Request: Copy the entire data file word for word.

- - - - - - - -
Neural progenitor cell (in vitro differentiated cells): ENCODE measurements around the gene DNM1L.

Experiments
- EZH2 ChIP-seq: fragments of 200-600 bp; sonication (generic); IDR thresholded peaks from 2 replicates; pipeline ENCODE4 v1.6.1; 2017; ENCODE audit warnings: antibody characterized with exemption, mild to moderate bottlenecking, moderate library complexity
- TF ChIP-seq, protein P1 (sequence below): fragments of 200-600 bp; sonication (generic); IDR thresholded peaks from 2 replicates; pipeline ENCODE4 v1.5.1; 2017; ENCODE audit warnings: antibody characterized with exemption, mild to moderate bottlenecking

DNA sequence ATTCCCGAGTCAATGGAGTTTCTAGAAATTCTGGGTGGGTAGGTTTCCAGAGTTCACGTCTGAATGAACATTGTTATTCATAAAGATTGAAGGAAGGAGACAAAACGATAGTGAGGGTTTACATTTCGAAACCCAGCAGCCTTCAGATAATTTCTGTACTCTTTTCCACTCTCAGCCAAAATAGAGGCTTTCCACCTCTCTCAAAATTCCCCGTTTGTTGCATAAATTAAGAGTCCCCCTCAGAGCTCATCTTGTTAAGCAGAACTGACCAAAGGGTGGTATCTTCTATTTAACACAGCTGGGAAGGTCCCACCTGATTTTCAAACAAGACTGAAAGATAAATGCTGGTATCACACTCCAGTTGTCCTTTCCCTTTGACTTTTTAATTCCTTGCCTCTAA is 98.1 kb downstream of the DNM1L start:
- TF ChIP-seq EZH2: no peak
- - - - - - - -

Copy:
Neural progenitor cell (in vitro differentiated cells): ENCODE measurements around the gene DNM1L.

Experiments
- EZH2 ChIP-seq: fragments of 200-600 bp; sonication (generic); IDR thresholded peaks from 2 replicates; pipeline ENCODE4 v1.6.1; 2017; ENCODE audit warnings: antibody characterized with exemption, mild to moderate bottlenecking, moderate library complexity
- TF ChIP-seq, protein P1 (sequence below): fragments of 200-600 bp; sonication (generic); IDR thresholded peaks from 2 replicates; pipeline ENCODE4 v1.5.1; 2017; ENCODE audit warnings: antibody characterized with exemption, mild to moderate bottlenecking

DNA sequence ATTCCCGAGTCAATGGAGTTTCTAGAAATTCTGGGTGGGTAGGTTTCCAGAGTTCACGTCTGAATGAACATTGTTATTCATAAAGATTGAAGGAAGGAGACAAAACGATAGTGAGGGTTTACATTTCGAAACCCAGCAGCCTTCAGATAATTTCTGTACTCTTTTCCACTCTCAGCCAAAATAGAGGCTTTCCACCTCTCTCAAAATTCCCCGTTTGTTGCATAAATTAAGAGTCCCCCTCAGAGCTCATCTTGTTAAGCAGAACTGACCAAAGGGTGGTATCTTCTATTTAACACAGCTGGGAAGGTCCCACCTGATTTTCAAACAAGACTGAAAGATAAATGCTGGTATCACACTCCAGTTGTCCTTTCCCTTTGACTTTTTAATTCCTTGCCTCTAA is 98.1 kb downstream of the DNM1L start:
- TF ChIP-seq EZH2: no peak